Reproducibility of SIENAX volumetric outputs over intra-session, inter-session and inter-scanner acquisitions
Guillem Garcia1, David Moreno-Dominguez1, Matt Rowe1, Vesna Prckovska1, and Paulo Rodrigues1

1QMENTA Inc., Barcelona, Spain


Automatic tissue segmentation tools are common in the neuroimaging field. Evaluating their reliability is necessary to validate the findings of studies that use these tools. We conducted a reliability analysis for SIENAX in a test-retest dataset and a multi-site dataset. The results were analysed and compared with other automatic segmentation tools. The volumetric outputs of SIENAX show low coefficients of variance for the test-retest dataset in both grey matter (1.11%) and white matter (0.69%). In the multi-site data the results were to 3.95% and 6.47% respectively, suggesting a possible need for data harmonization in multi-site studies.


Automatic segmentation tools are a very useful resource in the neuroimaging field, saving time and resources in studies involving quantification of brain tissues. SIENAX1,2 is a tool included in FSL3 that is commonly used in clinical studies4,5,6 that automatically segments white and grey matter and estimates the total brain volume normalized for skull size. It is primordial to assess the reliability of this kind of tools in order to validate their results. We conducted an in-depth analysis using SIENAX. First, we used a test-retest dataset7 to analyze the variance of the tool when segmenting the volumes of subjects in different sessions and compared the results with previous results8 using Freesurfer9 and ANTS10 , two other widely used segmentation tools. Then, we analyzed the variance of SIENAX in a single-subject multi-site dataset11 to assess its reproducibility when segmenting the volumes of images from different MRI scanners.


The first set of data consists of T1-weighted MRI images of 3 subjects that were scanned twice per session for a total of 20 sessions7, the second one contains T1-weighted MRI images of one subject that was scanned in 20 sites across Europe and USA11. SIENAX volumetric was computed for all sessions. To evaluate the test-retest reproducibility we followed the same procedure as Maclaren et al.7, we computed the paired standard deviations using the volumes from the first and second scan of each session and also the total standard deviation. Then we used the values to obtain the coefficients of variance intra-session (CVs) and inter-session (CVt). Additionally, we compared our results with previous work where similar measures were obtained for ANTs and Freesurfer algorithms8.Finally, to estimate the reproducibility of SIENAX in a multi-site setting, we computed the coefficients of variance for the subject across all the sites (cross-site).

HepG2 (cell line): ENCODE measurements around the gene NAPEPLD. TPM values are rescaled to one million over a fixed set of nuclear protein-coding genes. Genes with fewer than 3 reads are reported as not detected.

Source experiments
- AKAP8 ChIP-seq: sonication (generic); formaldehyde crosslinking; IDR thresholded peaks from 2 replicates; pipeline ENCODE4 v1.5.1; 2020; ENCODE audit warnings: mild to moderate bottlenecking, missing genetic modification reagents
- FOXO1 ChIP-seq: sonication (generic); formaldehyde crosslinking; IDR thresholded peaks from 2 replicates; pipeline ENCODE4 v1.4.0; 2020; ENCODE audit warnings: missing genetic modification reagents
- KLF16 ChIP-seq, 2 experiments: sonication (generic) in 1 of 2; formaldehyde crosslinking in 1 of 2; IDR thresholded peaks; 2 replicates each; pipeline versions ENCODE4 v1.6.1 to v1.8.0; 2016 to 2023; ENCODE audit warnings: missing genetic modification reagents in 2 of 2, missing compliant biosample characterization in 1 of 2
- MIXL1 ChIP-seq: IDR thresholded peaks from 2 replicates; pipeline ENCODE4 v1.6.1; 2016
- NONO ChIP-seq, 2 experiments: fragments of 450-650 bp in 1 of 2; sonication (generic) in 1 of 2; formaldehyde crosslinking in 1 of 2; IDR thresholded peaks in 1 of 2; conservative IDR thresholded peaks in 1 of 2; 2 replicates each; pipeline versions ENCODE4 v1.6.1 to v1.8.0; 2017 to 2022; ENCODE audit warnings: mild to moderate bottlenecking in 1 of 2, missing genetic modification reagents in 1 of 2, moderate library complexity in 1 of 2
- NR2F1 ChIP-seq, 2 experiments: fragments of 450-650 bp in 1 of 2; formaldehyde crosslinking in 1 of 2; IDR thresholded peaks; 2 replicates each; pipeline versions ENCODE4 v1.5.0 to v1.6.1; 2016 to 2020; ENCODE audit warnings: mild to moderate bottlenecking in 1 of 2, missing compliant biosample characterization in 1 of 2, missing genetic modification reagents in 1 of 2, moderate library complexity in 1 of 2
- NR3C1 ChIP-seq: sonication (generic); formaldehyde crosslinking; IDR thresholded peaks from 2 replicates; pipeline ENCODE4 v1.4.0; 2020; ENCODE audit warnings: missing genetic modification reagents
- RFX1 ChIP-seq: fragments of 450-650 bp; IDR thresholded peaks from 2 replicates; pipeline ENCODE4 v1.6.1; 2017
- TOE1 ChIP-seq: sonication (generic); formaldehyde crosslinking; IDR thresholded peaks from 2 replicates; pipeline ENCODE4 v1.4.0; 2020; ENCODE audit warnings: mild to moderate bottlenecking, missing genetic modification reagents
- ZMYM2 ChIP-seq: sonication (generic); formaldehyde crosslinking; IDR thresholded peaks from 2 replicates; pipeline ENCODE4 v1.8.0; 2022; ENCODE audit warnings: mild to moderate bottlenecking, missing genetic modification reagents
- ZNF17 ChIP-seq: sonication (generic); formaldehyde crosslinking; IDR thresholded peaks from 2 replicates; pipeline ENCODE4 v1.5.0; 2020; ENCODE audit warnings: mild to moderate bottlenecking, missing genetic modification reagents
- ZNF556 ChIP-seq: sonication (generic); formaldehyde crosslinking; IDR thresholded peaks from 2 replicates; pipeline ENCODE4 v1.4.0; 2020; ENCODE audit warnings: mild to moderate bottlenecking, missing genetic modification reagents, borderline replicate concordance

Results for the test-retest section are shown in Table 1. SIENAX presents the lowest coefficient of variance when measuring white matter volumes. Regarding grey matter volumes, ANTS appears to be slightly more reproducible with respect to SIENAX (CVt 0.14% lower). Both SIENAX and ANTS perform better than Freesurfer in terms of reproducibility of tissue segmentation, with CV values roughly 50% lower. The coefficients of variance for the multi-site study are in Table 2. The results in the cross-site analysis resulted in values values 4 to 10 times greater than in the test-retest study (see Table 2).


It should be noted that the three automatic segmentation tools do not process the images in the same way. SIENAX’s white and grey matter tissue masks include the cerebellum and brainstem, while Freesurfer and ANTS analyze each of those regions separately. However, the obtained results give us a good idea of the overall reproducibility of SIENAX as well as its performance in comparison with other automatic tools.

Future work will involve increasing the number of subjects with cross-site acquisitions and comparing the tissue segmentation obtained with Freesurfer and ANTS in the multi-site dataset.


We conducted a reproducibility analysis for SIENAX on two different datasets. The results show that SIENAX volumetric outputs haves similar CVs as Freesurfer or ANTS or lower (in the case of white matter) when measuring subjects across sessions. However, in the mult-isite study data, the reproducibility decreases (higher CVs), suggesting that a prepossessing to harmonize the images from different sites could be necessary to improve reliability. This work motivates further research regarding how to harmonize multi-site data given that the results are affected by the type of Scanner and the parameters that are used to acquire the images. By being able to harmonize multi-site data we will ensure that the results are reliable, and enable the possibility of collaborative studies that combine data from different centers.


No acknowledgement found.


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Table 1. Results for the test-retest analysis using the three tools. It shows the coefficients of variance intra-session (CVs) and inter-sessions (CVt) for both grey and white matter measured volumes. It also includes the difference between the two CVs in absolute value.

Table 2. CVs for the multi-site analysis (second column) compared with the test-retest CVt (first column).

Proc. Intl. Soc. Mag. Reson. Med. 27 (2019)